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U.S. Sen. Tammy Duckworth, D-Ill.

U.S. Sen. Tammy Duckworth, D-Ill. (Olivier Douliery/Abaca Press/TNS)

WASHINGTON — A senator who served in Iraq has asked Defense Secretary Jim Mattis to assess the impact President Donald Trump’s alleged sharing of highly classified information with Russian leaders could have on the ongoing fight against the Islamic State.

Sen. Tammy Duckworth, D-Ill., wrote in a letter sent Wednesday to the Pentagon chief that she was “deeply concerned” about Trump’s recent actions, including his firing of FBI Director James Comey and reports that he shared highly sensitive information about ISIS with Russian diplomats during a meeting last week in the Oval Office.

“I believe this incident is yet another in a string of alarming actions by the administration that raise strategic concerns about our nation’s commitment to democracy, our North Atlantic Treaty Organization (NATO) allies and our credibility across the globe,” Duckworth wrote.

The senator, a former Army helicopter pilot who lost both her legs in a 2004 rocket-propelled grenade attack in Iraq, asked Mattis to provide her an “impact assessment” of damage that Trump’s relay of sensitive information to a major adversary could do to allies’ confidence in sharing secrets with the U.S. government.

She additionally asked Mattis to assess the state of U.S.-Russian relations, the U.S. military’s strategy to confront Russian aggression in Eastern Europe and Syria, and the impact that Trump’s action could have on NATO.

The Pentagon received the letter, said Laura Seal, a Defense Department spokeswoman. Seal said the department would provide a response directly to Duckworth.

In just more than a week, Trump fired Comey, who was leading an FBI investigation into possible ties between Trump’s presidential campaign and Russia, and shared with the Russian diplomats code-word information – material even more closely guarded than top-secret information – provided by a partner nation spying on ISIS. It was later reported the partner nation was Israel.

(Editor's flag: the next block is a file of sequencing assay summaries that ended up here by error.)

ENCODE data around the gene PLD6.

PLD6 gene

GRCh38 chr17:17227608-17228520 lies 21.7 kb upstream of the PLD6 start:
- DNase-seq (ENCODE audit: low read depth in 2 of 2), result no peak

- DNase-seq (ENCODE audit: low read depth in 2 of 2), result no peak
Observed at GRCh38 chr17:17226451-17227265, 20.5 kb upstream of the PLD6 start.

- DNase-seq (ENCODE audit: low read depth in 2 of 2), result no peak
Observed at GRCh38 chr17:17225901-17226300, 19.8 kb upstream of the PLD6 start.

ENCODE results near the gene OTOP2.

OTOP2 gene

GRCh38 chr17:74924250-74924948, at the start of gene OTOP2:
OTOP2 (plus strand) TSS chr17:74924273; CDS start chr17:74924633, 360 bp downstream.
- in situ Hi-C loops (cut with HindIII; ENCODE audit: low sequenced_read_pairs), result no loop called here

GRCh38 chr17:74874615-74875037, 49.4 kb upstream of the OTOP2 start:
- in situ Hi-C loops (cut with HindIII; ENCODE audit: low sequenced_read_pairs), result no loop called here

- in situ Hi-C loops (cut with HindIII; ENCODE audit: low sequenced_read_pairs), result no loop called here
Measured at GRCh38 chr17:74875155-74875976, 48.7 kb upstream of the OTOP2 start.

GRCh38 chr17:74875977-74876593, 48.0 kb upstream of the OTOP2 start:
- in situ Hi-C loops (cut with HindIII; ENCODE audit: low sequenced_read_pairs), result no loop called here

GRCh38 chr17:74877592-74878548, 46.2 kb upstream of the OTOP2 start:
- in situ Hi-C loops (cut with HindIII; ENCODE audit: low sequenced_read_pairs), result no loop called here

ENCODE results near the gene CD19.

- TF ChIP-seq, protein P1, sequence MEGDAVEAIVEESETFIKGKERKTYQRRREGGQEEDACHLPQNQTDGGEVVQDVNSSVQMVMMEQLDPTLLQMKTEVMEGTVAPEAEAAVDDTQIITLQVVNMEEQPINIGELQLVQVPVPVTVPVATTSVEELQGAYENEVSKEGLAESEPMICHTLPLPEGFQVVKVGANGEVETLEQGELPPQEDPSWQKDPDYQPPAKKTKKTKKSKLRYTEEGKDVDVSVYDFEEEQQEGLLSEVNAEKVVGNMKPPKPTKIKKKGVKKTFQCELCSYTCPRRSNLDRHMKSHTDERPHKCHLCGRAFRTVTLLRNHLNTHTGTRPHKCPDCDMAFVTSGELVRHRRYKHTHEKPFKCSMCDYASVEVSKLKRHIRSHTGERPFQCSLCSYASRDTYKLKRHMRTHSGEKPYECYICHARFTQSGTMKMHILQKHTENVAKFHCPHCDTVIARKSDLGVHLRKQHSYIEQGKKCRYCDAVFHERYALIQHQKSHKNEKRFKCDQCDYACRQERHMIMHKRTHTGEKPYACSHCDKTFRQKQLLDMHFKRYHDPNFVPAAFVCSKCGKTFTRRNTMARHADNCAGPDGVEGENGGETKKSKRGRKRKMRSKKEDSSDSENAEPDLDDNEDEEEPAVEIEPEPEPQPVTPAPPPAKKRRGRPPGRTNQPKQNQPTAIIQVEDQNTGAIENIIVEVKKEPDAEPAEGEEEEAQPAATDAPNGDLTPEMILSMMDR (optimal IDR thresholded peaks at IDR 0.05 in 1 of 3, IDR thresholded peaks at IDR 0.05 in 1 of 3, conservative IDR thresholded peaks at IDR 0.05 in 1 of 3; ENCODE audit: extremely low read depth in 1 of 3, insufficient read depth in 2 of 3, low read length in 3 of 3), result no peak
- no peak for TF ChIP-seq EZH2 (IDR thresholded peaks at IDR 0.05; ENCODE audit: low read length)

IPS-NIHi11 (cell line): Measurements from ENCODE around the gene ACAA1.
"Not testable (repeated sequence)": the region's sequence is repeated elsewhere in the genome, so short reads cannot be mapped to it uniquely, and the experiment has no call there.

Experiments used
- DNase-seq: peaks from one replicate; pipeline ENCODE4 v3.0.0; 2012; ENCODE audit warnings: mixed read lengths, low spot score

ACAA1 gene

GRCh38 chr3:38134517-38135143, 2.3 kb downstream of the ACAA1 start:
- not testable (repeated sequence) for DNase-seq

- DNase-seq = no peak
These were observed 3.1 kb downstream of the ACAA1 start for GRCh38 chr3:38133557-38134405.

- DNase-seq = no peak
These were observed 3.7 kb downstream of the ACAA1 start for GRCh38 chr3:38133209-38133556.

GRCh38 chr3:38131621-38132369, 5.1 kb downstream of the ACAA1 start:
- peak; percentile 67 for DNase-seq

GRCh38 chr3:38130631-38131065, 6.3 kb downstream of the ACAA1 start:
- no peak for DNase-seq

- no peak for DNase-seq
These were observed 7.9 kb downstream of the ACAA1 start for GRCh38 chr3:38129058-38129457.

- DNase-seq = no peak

The White House and the Kremlin have denied any inappropriate information was shared during Trump’s meeting with Russian Foreign Minister Sergey Lavrov and its ambassador to the United States Sergey Kislyak. Mattis also played down any concerns that he might have about the incident, telling reporters that he was aware of the reports and was “not worried.”

Mattis told reporters at the Pentagon on Wednesday that he had not heard from any allies, including Israel, who raised concerns about the reports.

“We always have safeguarded information from our allies and there’s nothing that has caused them to question it,” Mattis said. “…We’ve received no questions at all from anyone.”

Mattis is expected to face reporters Friday afternoon in a news conference at the Pentagon centered on the anti-ISIS campaign and he is likely to be asked about Trump’s recent actions.

During his confirmation hearing before the Senate Armed Services Committee in January, Mattis assessed Russian aggression as the predominant security threat facing the United States.

Nonetheless, Trump has repeatedly called for closer relations between the two nations, including in the fight against ISIS in Syria where both countries have a military presence. While U.S. forces have almost entirely focused operations in Syria on ISIS, the Russians have largely worked to prop up President Bashar Assad’s regime, attacking ISIS only occasionally.

The United States and Russia regularly communicate to avoid mishaps in their operations in the air over Syria. But U.S. law prohibits the American military from working hand-in-hand with Russian forces as a response to Moscow’s 2014 annexation of Crimea and subsequent support for separatists in eastern Ukraine.

In her letter, Duckworth also raised questions about how Mattis and other national security leaders have on several occasions contradicted statements made by Trump, including Mattis’ declaration in February that the United States was not in Iraq to seize oil. Trump previously suggested American troops should seize Iraqi oil as “spoils” of war. Mattis and Trump also have disagreed on the use of torture and the value of NATO. However, Trump has since conceded NATO is necessary.

“The frequency with which you and other members of the Trump administration’s national security team have been forced to contradict the commander in chief is highly alarming,” Duckworth wrote. “I am concerned that this bizarre practice may gradually degrade our nation’s credibility and standing in the world.”

dickstein.corey@stripes.com Twitter: @CDicksteinDC

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Corey Dickstein covers the military in the U.S. southeast. He joined the Stars and Stripes staff in 2015 and covered the Pentagon for more than five years. He previously covered the military for the Savannah Morning News in Georgia. Dickstein holds a journalism degree from Georgia College & State University and has been recognized with several national and regional awards for his reporting and photography. He is based in Atlanta.
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